“Look, there’s a bird.”
It’s usually more like, “Look, there’s a Cedar Waxwing, Downy Woodpecker or Bluebird.” Even us “backyard birders” specifically identify the bird being observed, don’t we? It’s like a fisherman saying, “Hey, I caught a fish.” You get my point.
I’ve been doing this for years with certain creatures. Wasps, flies and spiders would be referred to as such — not indicating the specific type of insect or arachnid. Another one of those nondescript identifications for me has been the dragonfly. Surrounded by water, we have a wealth of dragonflies visiting our yard. On any given day during the summer, we might see more dragonflies than birds.
I differentiated between the various types flying, sitting or waiting to capture their next meal, only by their size and color. I didn’t take the time to specifically identify them. “There’s a red one, a green one or one of those large dark blue ones,” I’d say. But, each dragonfly has a unique hunting technique, flight pattern and behavior. Some constantly fly back and forth over an area, quickly darting one way or another. Others, sit motionless, rising quickly to snare a flying meal.
FACT: Some dragonflies migrate south for the winter, very much like birds do. Cold nights trigger the start of their journey using the northerly winds to assist them. Unlike birds, however, their migration is only one way. The offspring of these dragonflies migrate back up north in the spring.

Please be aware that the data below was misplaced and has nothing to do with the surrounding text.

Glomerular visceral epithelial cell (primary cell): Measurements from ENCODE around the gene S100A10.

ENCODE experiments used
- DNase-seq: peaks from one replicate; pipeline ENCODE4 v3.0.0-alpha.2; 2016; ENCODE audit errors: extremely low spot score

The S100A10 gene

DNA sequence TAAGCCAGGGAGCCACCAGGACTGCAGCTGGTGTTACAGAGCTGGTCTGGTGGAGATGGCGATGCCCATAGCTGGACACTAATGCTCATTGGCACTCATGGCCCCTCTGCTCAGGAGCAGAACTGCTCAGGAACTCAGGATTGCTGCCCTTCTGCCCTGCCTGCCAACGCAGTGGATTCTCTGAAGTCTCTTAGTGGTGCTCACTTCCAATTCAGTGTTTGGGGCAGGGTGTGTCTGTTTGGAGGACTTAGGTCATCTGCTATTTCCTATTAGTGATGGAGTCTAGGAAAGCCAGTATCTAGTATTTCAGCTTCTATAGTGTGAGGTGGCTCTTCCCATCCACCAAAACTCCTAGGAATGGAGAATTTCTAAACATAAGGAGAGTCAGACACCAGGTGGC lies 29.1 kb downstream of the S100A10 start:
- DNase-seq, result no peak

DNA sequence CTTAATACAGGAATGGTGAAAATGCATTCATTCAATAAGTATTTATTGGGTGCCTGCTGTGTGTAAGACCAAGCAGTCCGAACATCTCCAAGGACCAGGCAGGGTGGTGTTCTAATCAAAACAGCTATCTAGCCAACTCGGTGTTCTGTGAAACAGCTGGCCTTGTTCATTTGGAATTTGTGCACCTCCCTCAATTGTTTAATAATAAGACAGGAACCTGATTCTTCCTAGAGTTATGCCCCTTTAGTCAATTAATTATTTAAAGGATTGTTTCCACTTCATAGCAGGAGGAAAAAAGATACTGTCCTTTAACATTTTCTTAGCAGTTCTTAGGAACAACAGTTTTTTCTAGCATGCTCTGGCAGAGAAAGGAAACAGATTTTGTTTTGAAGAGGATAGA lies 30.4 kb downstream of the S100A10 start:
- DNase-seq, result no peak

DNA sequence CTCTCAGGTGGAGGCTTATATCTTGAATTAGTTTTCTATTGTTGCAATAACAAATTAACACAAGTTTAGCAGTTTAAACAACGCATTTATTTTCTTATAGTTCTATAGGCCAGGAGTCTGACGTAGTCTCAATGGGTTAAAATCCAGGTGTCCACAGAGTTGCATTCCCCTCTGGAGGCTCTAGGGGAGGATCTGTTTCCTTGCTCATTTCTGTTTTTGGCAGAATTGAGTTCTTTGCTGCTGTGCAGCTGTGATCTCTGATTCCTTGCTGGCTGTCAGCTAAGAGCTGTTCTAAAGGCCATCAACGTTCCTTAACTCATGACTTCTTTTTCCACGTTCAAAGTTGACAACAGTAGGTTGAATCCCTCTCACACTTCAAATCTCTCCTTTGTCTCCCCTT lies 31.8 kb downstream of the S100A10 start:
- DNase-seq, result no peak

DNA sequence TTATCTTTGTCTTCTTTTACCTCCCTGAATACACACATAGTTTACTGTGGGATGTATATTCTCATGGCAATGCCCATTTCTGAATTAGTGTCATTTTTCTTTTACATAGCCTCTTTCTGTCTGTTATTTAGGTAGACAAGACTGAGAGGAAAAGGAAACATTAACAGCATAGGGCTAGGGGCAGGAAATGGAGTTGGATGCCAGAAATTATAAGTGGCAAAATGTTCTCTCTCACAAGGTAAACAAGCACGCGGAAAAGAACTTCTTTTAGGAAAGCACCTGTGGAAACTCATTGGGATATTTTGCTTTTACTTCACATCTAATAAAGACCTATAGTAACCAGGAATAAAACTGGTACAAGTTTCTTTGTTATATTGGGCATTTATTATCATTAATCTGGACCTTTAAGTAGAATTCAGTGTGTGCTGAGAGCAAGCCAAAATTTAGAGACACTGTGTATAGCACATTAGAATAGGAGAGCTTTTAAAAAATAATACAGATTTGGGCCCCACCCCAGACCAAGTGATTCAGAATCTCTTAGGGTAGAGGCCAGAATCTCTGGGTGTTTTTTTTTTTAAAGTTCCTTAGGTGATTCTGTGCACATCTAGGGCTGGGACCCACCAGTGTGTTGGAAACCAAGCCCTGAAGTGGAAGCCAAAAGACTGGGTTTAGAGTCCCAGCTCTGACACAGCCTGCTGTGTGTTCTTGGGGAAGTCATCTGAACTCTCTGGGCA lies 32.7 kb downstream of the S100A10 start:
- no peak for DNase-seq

National Geographic News
I’ve identified four types of dragonflies in our yard, though not necessarily at the same time: Eastern Pondhawks (green), Blue Dashers (blue with a green head), Autumn Meadowhawks (red) and Slaty Skimmers (dark blue) are my regulars, each type usually patrolling a different area of the yard.
I’ve vowed this year to try and do a better job of identifying the insects, arachnids and all other unknown creatures I’ll see. Each time I come upon something I don’t know, I’ll make a point of looking it up (insectidentification.org is a good place to start). Hopefully, I’ll get to know many more of my flying, crawling and hopping “visitors” by name.
So this summer, when that large yellow and black wasp stings me for the second or third time while I’m mowing the lawn, I’ll make a point of identifying it. That way, instead of my usual, “Ouch! That damn wasp stung me again,” I can actually call it by it’s correct name. I can’t wait.
OBSERVATION: I’ve found that the Autumn Meadowhawk is the most comfortable dragonfly around humans. Many times, while I’ve been sitting in the yard, one has landed on my shoulder, arm or hand. If I stay still, it might use me as a hunting perch for quite some time.